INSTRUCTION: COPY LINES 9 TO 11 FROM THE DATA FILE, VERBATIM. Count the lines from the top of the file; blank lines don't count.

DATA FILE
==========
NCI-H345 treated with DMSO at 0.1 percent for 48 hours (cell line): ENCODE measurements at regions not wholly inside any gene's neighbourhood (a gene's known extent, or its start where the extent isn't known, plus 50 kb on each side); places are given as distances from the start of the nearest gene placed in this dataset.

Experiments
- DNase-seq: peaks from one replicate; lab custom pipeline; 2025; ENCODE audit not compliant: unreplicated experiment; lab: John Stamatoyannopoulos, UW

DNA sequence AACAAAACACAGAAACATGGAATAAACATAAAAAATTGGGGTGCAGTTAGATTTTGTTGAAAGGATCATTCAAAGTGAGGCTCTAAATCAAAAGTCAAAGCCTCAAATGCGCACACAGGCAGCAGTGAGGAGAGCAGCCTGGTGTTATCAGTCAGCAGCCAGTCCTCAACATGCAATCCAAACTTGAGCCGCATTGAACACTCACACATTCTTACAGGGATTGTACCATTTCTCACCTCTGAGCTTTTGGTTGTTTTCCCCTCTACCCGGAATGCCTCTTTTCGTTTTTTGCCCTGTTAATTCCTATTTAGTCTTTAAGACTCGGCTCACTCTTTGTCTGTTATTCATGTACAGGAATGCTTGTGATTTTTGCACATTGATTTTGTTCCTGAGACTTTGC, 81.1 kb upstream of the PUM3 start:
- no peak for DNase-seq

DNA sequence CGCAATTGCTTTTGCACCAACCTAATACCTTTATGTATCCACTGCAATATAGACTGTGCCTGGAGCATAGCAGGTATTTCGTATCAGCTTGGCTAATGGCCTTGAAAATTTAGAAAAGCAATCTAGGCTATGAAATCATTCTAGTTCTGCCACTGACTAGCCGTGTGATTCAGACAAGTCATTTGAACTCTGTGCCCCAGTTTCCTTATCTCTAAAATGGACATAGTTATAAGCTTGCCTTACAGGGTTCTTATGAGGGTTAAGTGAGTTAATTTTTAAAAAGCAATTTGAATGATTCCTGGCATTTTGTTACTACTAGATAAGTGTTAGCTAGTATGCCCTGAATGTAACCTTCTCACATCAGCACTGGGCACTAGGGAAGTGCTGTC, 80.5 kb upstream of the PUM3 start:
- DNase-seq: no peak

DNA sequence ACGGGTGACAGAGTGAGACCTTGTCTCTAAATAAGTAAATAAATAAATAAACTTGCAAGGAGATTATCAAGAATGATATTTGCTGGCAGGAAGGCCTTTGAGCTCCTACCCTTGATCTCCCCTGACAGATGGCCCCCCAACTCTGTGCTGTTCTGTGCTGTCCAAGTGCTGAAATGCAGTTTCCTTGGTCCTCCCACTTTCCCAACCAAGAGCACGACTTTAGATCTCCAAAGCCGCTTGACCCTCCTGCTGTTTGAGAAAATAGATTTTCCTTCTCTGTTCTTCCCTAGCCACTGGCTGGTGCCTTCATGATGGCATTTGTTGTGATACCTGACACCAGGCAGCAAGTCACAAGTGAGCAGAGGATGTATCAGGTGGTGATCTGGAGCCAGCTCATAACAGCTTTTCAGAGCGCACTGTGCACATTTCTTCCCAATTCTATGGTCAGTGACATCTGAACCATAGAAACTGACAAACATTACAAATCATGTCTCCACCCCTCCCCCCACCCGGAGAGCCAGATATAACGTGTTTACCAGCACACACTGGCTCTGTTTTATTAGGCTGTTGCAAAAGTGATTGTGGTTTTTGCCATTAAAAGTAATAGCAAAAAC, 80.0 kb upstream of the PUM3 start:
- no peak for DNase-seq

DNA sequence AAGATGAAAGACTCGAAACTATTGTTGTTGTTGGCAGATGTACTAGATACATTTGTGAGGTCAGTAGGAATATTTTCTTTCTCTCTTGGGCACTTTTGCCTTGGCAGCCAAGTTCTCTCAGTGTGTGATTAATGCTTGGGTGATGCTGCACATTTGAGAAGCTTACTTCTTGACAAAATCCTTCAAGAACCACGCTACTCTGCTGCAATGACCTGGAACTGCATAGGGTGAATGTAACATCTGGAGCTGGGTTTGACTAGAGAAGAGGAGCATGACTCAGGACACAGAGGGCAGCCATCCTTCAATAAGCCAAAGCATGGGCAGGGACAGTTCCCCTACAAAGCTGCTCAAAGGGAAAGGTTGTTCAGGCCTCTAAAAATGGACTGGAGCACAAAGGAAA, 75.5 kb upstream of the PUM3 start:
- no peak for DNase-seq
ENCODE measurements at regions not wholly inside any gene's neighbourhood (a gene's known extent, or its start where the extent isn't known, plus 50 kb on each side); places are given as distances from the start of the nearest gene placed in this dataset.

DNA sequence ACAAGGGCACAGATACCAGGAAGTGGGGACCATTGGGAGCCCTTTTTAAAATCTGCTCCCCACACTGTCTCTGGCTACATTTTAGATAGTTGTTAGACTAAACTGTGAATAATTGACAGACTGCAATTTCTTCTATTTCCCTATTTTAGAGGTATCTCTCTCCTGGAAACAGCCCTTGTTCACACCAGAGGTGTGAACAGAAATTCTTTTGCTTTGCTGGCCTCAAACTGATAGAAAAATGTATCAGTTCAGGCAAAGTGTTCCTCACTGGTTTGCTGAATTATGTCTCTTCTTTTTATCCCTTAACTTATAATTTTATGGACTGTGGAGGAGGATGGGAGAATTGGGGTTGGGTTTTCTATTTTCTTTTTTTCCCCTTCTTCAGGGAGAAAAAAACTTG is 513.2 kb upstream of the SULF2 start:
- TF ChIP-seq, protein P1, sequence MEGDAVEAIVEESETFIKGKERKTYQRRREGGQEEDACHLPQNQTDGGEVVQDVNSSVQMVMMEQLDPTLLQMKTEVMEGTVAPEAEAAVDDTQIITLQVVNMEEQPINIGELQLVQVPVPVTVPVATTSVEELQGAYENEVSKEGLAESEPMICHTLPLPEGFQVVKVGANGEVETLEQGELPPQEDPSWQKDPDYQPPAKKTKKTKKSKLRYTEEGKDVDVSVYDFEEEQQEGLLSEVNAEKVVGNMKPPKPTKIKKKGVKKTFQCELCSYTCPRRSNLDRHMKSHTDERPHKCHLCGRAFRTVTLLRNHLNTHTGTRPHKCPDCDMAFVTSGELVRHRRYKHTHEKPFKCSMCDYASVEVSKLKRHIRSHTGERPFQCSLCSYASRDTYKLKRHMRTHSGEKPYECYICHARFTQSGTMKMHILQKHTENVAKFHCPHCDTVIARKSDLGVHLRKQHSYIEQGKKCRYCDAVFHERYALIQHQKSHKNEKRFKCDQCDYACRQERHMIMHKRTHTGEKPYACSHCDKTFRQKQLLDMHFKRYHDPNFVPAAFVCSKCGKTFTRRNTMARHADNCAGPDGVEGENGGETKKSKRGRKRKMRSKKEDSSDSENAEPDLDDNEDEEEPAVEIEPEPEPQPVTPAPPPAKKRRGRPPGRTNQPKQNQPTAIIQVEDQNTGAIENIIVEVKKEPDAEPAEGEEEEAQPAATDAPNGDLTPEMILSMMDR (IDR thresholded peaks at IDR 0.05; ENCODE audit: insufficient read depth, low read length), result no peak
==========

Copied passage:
- no peak for DNase-seq

DNA sequence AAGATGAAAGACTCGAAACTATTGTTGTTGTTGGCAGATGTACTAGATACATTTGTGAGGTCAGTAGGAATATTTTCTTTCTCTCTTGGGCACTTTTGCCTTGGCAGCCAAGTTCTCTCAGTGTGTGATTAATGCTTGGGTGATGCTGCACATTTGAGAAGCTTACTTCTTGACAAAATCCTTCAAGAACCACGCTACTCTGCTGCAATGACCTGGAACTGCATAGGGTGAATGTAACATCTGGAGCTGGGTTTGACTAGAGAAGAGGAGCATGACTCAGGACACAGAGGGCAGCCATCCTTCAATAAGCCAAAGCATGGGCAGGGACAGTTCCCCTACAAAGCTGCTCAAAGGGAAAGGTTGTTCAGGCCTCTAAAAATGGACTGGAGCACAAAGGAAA, 75.5 kb upstream of the PUM3 start:
- no peak for DNase-seq